Living with wildlife

Living with Wildlife

Living and recreating in Utah means that we share our environment with wildlife. How would you respond if you encountered a bear while hiking, or if you had a moose eating your bushes? Would you be surprised to see a cougar in the area?

Here are some tips to safely share Utah with our unique wildlife.

  • Never approach or try to touch wildlife.
  • Never feed wildlife.
  • Remove attractants from your property, including pet food, water sources, bird feeders and fallen fruit.
  • Always hike, jog or bike with a companion; make noise to alert wildlife of your presence.
  • Never leave children or pets unattended.
  • Keep dogs leashed, especially when on trails.
  • Secure trash in a locked receptacle.
  • Contain pets and livestock at night.
  • Trim vegetation around your property, and close off crawl spaces to reduce hiding places.
  • Keep a clean, odor free campsite.
  • Educate your neighbors and family about wildlife conflict prevention.

Knowing some basic facts about wildlife and taking a few simple steps can help you prevent many common wildlife-related problems.

Utah is home to an abundance of wildlife. It can be exciting to see wildlife, but remember to observe from a safe distance. If you want to spot animals without disturbing them, you could consider setting up trail cameras to get a proper insight into animals in their natural habitat. Always give the animal a clear escape route. Do not crowd the animal; doing so could make the animal stressed and unpredictable.

Before calling authorities, read the appropriate materials available on the Be Aware page to learn of ways you can reduce the potential for conflicts with wildlife.

Know when to call authorities: If you see an animal you don’t necessarily need to call authorities. Animals may be active where they are normally found.

You should call: If the animal is acting threatening, aggressive, destroying property, occupying an area in a human development (i.e under a porch) or otherwise acting odd.

Here are numbers to call if a wildlife conflict poses immediate danger for the animal or people in the area.

Aggressive Wildlife

If you have an encounter with an aggressive animal, please alert the Utah Division of Wildlife Resources office near you or call 911.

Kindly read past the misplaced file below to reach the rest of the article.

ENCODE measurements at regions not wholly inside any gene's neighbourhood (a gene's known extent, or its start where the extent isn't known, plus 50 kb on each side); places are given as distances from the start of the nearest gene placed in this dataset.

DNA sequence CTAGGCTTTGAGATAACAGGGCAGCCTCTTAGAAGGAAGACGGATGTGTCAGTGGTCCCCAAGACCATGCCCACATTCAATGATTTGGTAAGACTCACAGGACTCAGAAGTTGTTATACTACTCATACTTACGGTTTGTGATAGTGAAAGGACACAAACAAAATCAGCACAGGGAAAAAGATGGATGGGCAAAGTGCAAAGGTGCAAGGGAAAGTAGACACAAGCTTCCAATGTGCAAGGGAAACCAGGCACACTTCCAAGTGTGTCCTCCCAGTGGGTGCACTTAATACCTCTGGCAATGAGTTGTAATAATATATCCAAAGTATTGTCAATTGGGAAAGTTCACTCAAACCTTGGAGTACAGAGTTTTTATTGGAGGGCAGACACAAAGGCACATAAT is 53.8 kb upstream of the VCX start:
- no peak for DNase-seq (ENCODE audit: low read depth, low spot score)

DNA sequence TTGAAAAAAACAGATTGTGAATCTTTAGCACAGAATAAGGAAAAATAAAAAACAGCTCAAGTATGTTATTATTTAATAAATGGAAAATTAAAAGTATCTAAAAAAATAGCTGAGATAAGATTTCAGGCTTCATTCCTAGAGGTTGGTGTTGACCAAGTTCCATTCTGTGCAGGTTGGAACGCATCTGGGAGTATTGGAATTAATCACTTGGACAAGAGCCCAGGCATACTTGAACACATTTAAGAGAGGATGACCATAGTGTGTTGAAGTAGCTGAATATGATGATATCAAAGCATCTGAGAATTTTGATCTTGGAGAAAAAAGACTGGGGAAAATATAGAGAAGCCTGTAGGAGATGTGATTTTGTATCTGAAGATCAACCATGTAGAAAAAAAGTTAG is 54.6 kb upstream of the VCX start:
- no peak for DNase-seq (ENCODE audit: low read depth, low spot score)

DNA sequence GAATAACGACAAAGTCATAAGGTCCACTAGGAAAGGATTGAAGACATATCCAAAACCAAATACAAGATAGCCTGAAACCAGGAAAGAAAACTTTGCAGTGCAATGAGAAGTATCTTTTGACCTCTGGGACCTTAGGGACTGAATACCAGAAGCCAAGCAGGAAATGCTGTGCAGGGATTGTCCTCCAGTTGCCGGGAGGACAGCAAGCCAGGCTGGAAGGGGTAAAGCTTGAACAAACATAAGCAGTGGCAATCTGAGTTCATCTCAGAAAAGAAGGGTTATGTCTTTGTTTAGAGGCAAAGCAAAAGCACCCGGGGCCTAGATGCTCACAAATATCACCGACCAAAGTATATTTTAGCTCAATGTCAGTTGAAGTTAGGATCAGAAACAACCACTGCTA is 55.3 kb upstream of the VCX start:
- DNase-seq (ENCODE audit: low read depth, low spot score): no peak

• Cedar City (435) 865-6100
  • Ogden (801) 476-2740
  • Price (435) 613-3700
  • Salt Lake City (801) 538-4700
  • Springville (801) 491-5678
  • Vernal (435) 781-9453
After hours or on weekends call your local police department or county sheriff’s office who can contact a conservation officer to handle the situation.

ClickNFixReport wildlife carcass impeding traffic:

UDOT traffic information a wildlife carcass is causing a dangerous situation call 911 or Utah Highway Patrol dispatch at 801-887-3800.

UDOT created a new app Click-n-Fix where people can report problems on the road including wildlife carcasses not affecting traffic.
Note: UDOT does not have 24/7 coverage for Click ‘n Fix.

Click here to report poaching incidents to the Utah Division of Wildlife Resources.

Injured, Orphaned or Sick Wildlife

People often encounter what they perceive to be injured, orphaned or sick wildlife. While a truly sick or injured animal may benefit by being turned over to a licensed wildlife rehabilitator, people should leave wildlife undisturbed.

Every spring and summer, well-intentioned people attempt to save young wildlife they believe to be abandoned when usually the mother is nearby. It is normal for many species to leave their young in a nest, thicket or rocky outcrop to keep them hidden from predators or to keep them safe while they search for food. If you disturb a young animal or nesting bird, leave the area. The presence of people near the young will prevent the parent from returning. It is best to watch wildlife from a safe distance and leave wildlife wild.

Most wildlife in Utah is protected by law and cannot be taken from the wild and possessed. Only when an animal is obviously injured, sick or orphaned is there reason to contact a licensed wildlife rehabilitator. Above all, never consider wild animals as possible pets.

There are a number of wildlife rehabilitators in Utah licensed by the Utah Division of Wildlife Resources (UDWR). Rehabiliators are trained and have extensive experience in caring for wild animals. The goal of rehabilitation is to release these animals back into the wild once they recover. Wildlife rehabilitators are independent operators licensed by the Utah Division of Wildlife Resources, but are not affiliated with the division. The UDWR does not necessarily endorse any of these rehabilitators, but they do oversee their operations for compliance with wildlife rehabilitation laws and requirements. As independent operators, rehabilitators may accept or decline injured, orphaned or sick animals at their discretion.

  • Click here for a list of licensed wildlife rehabilitators in Utah.

Please do not call a rehabilitator for raccoons, red foxes, or striped skunks.